Trump’s new headache is a Russian diplomat just doing his job | world news | Hindustan Times
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Trump’s new headache is a Russian diplomat just doing his job

Sergey Kislyak has been portrayed as a shadowy spymaster and a wily recruiter, but the Russian envoy said he was merely doing his job, “something all diplomats do”.

world Updated: Mar 03, 2017 21:41 IST
Yashwant Raj
Yashwant Raj
Hindustan Times, Washington
Sergey Kislyak, a career diplomat who started out in the Soviet Union, has been Russia’s envoy to the US since 2008.(AP File)

US President Donald Trump’s son-in-law and senior adviser Jared Kushner now finds himself in the spotlight for a 20-minute meeting with him. Attorney general Jeff Sessions met him twice during the course of 2016 and is in all sorts of trouble. And Michael Flynn lost his job as National Security Adviser for phone calls with him.

How could one man cause so much trouble for the US government? And in such a short span of time? And all that man — Sergey Kislyak, the 66-year-old Russian ambassador to the United States — has said in his defence is that he was only doing his job, what all diplomats do.

Indian diplomats have had similar meetings with Trump transition team officials and now with members of the administration, and could have easily done with a few more, but India is not Russia and India has not been accused by the US of meddling with the presidential election to help one of the nominees win.

Kushner, accompanied by Flynn, had a previously undisclosed meeting with Kislyak at Trump Tower in December to establish a line of communication with Russia, the White House has said while confirming reports of the meeting. Trump has repeatedly said he would like engage Russia to improve relations.

It was not known if Kushner, who is married to Trump’s daughter Ivanka and is part of the president’s inner circle of officials, could face questions about impropriety similar to those that were raised about Sessions and Flynn’s interactions with Kislyak.

The crucial difference: Flynn and Sessions were less than forthcoming about their meetings while under scrutiny, and had even denied them altogether. The White House immediately confirmed Kushner’s meeting.

Sessions, meanwhile, facing a barrage of criticism for misleading a Senate committee conducting his confirmation hearing, announced on Thursday he was recusing himself from the FBI investigation of the Trump campaign’s contacts with Russians. The FBI is part of the justice department and reports to Sessions. His troubles may be not be over yet as Democratic lawmakers are demanding his resignation or ouster.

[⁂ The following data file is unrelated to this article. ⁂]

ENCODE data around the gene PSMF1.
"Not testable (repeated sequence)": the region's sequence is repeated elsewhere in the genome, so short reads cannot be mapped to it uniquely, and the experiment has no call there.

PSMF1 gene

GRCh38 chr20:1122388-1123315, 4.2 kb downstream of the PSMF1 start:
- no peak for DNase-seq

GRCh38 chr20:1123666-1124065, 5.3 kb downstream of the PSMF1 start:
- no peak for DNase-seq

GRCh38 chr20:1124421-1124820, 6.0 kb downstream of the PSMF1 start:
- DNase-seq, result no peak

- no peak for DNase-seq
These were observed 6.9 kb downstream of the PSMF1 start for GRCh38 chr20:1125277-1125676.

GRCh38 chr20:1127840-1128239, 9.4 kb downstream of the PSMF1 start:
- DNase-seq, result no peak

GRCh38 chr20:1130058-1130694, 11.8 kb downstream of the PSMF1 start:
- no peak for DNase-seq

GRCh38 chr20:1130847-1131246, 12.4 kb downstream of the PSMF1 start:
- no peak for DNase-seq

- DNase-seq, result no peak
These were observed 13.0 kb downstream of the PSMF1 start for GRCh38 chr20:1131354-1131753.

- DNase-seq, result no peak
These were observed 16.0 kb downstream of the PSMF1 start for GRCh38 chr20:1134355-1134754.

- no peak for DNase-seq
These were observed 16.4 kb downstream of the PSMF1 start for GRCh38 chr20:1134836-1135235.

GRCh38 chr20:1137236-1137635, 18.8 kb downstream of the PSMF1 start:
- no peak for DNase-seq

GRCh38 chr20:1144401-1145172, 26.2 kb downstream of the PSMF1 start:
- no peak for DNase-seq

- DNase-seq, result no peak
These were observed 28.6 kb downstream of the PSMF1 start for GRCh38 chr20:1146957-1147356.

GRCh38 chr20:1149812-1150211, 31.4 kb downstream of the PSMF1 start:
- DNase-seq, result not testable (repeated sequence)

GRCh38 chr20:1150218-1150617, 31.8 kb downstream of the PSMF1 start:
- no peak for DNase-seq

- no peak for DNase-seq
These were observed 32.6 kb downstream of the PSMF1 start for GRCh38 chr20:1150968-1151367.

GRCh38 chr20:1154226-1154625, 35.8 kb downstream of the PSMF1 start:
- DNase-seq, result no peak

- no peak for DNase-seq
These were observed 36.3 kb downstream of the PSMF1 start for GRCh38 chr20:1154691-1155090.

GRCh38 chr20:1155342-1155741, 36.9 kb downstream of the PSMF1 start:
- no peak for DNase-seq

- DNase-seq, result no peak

Flynn was fired by Trump, who continues to still defend him, after it was revealed he had lied to vice-president Mike Pence about his phone calls with Kislyak, in which he discussed sanctions slapped against Russia by then president Barack Obama for alleged interference in the US elections.

Kislyak, a career diplomat who started out in the Soviet Union, has been Russia’s envoy to the US since 2008. But the US, or at least Washington DC, is getting to know him better for the troubles he seems to have caused the Trump administration. And the first reports about him tended to portray him as a shadowy spymaster, a wily recruiter to fit the narrative of him making backroom deals with some of the incoming administration’s similarly disposed people. Flynn was a long-time officer and head of the Defense Intelligence Agency.

Moscow reacted with anger and exasperation. Holding CNN responsible for that mischaracterisation, foreign ministry spokeswoman Maria Zakharova said, according to the network, “He was deputy minister of foreign affairs in Russia, who has communicated with American colleagues for decades in different fields, and CNN accused him of being a Russian spy...of recruiting? Oh my God!”

The portly Kislyak, whom senior Democratic senator Dianne Feinstein said in an interview is a difficult figure to miss or forget meeting with, was deputy foreign minister before he was sent to Washington as ambassador. In the 1990s, he was deputy head of the Union of Soviet Socialist Republics’ then foreign ministry’s department of international scientific and technical cooperation. He also served in the departments of security affairs and disarmament, and the latter continues to be his speciality.

As a Ukrainian who decided to stay on in Russia after the break up of the USSR, Kislyak is considered somewhat of a traitor in Ukraine, which is at the heart of the resistance to Russian President Vladimir Putin’s apparent designs to recapture the lost glory associated with the Soviet Union that he saw collapse before his eyes as a member of the KGB, now called the FSB.

Kislyak has kept to himself through these controversies, refusing media requests for comments and interviews. But he did tell The Washington Post, which broke stories about Flynn and Sessions’s Russia contacts, what he did - meeting officials of an incoming administration. “It’s something all diplomats do,” he said. That was before reports surfaced of his contacts with Sessions and Kushner.